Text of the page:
July 12: Disturbing article

The Post libeled a great man with six decades of Jewish leadership. “Resignation” is different in implication from what really happened.

July 11, 2013 23:27
3 minute read.

Letters 370. (photo credit: REUTERS/Handout )

The party’s over

Sir, – One night last week my house was broken into and my husband had to chase the burglar out while my children slept in the next room. This has become a regular occurrence in our neighborhood of French Hill.

Over the past year there have been increased attacks on residents here by people from the nearby neighborhood of Isawyia.

Just before the burglary of my own apartment, another apartment in my building was broken into and everything was stolen. The week before, a child was hit by a car and the driver drove back to the safety of Isawyia. The same week a young girl was attacked on her way home from school. The week before that, five fires were started on Shabbat, including in a children’s park. In addition, the neighborhood is constantly being tagged with graffiti that says “Isawi.”

The list goes on and on.

Our community has organized a neighborhood watch, contacted local media and even reached out to several members of Knesset. But the question remains: Where is Mayor Nir Barkat? Elections are just around the corner. Although there are still no concrete challengers it is widely known that Barkat is going to need the votes of the mostly secular French Hill and nearby Pisgat Ze’ev.

In a recent conversation a Barkat supporter told me about the great things the mayor has done for the city. The list included the marathon, the Old City light show and the Formula 1 event. These are all nice, but a mayor’s primary responsibility is to ensure the security and safety of the city’s citizens.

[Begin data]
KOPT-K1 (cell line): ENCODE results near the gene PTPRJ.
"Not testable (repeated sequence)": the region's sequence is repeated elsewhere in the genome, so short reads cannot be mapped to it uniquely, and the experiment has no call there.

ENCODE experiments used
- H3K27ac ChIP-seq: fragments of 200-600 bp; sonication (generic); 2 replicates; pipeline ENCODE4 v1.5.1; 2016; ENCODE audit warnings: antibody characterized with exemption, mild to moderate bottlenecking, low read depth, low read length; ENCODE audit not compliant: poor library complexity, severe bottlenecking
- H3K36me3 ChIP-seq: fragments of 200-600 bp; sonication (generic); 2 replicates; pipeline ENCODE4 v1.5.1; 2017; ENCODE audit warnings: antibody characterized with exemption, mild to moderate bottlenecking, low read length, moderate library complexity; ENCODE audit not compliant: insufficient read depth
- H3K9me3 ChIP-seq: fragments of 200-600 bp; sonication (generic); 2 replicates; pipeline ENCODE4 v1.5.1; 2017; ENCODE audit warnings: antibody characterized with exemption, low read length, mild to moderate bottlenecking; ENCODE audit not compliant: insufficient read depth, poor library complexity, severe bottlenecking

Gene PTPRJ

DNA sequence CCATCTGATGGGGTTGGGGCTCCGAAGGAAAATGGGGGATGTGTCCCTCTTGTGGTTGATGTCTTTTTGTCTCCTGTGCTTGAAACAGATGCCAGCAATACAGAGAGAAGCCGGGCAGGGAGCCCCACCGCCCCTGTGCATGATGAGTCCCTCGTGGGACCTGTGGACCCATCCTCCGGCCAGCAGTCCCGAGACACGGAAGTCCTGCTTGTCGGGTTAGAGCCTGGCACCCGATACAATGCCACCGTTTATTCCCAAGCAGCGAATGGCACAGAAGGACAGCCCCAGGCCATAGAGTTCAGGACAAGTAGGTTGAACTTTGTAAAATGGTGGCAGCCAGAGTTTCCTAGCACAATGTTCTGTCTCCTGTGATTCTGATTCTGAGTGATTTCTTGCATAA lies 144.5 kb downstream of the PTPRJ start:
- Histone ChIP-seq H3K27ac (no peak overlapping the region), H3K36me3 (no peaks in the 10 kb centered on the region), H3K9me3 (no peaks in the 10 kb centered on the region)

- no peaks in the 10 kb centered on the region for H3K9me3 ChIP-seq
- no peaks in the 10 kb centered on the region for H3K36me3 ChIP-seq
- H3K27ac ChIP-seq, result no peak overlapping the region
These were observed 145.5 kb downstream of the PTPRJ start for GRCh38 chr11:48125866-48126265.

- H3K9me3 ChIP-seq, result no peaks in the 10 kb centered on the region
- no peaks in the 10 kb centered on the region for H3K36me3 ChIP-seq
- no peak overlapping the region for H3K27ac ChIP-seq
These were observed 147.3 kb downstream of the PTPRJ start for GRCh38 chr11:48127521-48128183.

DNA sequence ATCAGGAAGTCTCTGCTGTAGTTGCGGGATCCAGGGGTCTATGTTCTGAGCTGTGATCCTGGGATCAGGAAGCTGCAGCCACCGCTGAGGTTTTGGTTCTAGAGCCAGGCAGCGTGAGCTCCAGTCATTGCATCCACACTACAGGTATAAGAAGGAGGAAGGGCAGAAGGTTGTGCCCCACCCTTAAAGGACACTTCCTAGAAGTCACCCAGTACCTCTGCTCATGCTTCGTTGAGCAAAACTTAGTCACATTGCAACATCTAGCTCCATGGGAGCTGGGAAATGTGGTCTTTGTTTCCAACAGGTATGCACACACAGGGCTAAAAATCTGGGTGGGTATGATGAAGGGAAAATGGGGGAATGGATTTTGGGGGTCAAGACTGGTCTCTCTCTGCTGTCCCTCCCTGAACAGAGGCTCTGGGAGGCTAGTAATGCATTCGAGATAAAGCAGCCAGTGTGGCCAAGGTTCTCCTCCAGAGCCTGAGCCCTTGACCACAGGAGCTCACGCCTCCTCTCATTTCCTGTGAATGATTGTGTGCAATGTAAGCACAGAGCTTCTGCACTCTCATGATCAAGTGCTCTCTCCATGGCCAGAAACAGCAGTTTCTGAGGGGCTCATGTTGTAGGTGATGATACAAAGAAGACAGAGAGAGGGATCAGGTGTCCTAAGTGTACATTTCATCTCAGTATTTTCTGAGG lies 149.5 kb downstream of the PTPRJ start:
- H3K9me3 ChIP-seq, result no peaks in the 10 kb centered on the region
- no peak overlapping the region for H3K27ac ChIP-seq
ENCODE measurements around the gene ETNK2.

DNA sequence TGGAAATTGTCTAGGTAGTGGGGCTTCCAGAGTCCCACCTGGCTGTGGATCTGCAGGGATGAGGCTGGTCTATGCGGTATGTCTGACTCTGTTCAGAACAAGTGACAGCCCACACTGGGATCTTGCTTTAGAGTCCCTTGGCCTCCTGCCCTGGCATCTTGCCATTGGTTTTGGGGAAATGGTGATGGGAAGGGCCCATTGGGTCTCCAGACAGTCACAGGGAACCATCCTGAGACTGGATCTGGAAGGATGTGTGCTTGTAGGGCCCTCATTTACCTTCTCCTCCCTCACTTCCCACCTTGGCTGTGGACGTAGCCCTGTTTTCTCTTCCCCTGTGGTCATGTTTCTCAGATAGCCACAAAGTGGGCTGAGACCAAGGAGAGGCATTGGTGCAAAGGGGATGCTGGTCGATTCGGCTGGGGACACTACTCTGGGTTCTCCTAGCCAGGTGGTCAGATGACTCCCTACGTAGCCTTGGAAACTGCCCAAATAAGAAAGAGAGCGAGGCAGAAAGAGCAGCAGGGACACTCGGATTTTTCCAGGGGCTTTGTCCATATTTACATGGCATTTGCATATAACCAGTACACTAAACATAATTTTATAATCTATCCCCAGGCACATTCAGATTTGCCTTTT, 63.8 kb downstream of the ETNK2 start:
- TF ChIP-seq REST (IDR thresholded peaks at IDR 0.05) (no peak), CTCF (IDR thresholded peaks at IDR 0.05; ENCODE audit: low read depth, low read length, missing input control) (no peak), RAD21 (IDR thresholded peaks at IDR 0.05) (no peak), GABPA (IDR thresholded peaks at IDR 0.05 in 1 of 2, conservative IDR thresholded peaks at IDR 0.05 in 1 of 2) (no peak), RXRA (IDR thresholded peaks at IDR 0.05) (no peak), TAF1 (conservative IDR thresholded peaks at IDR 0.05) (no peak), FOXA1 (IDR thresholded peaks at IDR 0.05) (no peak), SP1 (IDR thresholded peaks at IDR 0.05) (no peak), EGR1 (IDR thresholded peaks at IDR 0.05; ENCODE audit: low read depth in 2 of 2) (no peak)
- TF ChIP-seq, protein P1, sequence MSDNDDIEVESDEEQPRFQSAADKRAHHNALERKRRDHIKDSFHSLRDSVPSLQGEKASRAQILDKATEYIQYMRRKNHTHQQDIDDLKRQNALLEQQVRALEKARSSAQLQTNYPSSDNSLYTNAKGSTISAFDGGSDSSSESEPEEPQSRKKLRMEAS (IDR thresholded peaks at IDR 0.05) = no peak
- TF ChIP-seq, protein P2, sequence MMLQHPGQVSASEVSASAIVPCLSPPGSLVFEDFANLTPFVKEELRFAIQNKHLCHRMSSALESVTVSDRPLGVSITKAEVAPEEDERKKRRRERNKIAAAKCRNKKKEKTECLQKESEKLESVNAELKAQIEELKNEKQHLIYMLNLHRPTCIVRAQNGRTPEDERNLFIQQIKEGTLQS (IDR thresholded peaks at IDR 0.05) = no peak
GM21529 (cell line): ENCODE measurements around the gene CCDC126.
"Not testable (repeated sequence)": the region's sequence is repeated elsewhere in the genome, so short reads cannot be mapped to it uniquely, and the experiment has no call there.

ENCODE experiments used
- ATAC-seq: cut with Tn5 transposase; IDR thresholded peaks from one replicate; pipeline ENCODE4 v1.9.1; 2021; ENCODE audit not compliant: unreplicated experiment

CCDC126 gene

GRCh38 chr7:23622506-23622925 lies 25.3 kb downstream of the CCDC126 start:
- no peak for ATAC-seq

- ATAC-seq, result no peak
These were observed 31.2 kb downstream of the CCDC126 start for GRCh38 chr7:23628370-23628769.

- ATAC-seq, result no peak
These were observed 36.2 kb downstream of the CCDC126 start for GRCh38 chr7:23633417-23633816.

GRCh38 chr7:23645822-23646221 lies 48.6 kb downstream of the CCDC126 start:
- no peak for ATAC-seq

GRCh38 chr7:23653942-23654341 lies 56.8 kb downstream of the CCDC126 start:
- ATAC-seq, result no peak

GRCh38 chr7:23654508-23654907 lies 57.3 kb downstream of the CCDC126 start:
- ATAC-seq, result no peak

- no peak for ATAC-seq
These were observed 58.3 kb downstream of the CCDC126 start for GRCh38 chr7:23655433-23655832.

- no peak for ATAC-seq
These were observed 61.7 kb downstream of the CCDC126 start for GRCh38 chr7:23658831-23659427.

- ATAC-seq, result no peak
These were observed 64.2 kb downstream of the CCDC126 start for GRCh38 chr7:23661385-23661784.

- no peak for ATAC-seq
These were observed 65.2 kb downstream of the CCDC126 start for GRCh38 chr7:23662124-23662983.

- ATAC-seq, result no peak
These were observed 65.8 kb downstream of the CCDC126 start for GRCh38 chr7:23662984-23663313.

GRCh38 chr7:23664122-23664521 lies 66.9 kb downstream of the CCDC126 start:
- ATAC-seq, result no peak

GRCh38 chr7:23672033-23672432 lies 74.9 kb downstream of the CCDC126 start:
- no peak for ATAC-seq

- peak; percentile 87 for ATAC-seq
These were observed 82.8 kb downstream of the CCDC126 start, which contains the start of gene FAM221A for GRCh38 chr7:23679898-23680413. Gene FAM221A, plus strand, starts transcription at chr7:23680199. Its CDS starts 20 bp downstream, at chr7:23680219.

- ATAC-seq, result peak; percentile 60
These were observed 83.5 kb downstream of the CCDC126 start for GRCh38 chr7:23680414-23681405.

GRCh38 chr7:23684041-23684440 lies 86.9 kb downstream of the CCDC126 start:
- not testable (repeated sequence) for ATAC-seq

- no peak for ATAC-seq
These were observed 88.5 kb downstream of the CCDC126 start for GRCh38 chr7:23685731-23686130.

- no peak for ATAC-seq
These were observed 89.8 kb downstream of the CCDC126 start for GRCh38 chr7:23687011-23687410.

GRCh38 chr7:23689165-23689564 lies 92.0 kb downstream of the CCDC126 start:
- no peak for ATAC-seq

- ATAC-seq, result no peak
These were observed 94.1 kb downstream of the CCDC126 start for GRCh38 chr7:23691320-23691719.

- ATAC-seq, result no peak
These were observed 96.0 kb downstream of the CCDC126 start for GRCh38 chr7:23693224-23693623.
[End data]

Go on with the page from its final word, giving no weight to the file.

Instead of spending money on such grand affairs and city-wide parties, why not put a security guard at our park, close the entrance to Isawyia that flows into French Hill, or install security cameras at every corner? I have spoken to dozens of families here about the upcoming election, and the most important issue to them is the security of their families. They hold Barkat personally responsible for failing this neighborhood.

The residents feel they have been abandoned.

If Barkat does not do something fast, I believe he will lose the election.

The party is over. It is time to act now before someone else is seriously hurt.



Disturbing article

Sir, – I found the article “Resigning YU head admits failures over sex allegations” (July 2) disturbing.

The Post libeled a great man with six decades of Jewish leadership. “Resignation” is different in implication from what really happened.

At 85, Rabbi Dr. Lamm “retired” as scheduled by contract three years earlier.

The article summed up the substance of his brilliant career by pointing to a story about sexual abuse that he was informed of 30 years ago, when reporting standards were entirely different.

To hold him to a standard that did not exist at the time is intellectually dishonest.

Lamm had the courage to publically express remorse. Read his words, as they are stirring, elegant, heartfelt and wrenching.

He stands up like a man, a Jewish leader, and shows that we have no doctrine of infallibility. Would that all our leaders act with such grace and humility.

We should know that Lamm saved YU from bankruptcy and placed it on sound financial ground.

He wrote hundreds of scholarly articles and books, one of which is the defining treatise of modern Orthodoxy. He brought Talmud studies to Stern College so women could study Jewish texts, publicly and respectfully engaged students at the Reform movement’s Hebrew Union College, and participated in Limmud so the voice of Orthodoxy would be heard by non-Orthodox coreligionists.

I trust the Post will cover the real story of Rabbi Dr. Norman Lamm, a true giant in our time.


The Editor responds: The story was written by the Jewish Telegraphic Agency, and not by a Post reporter.

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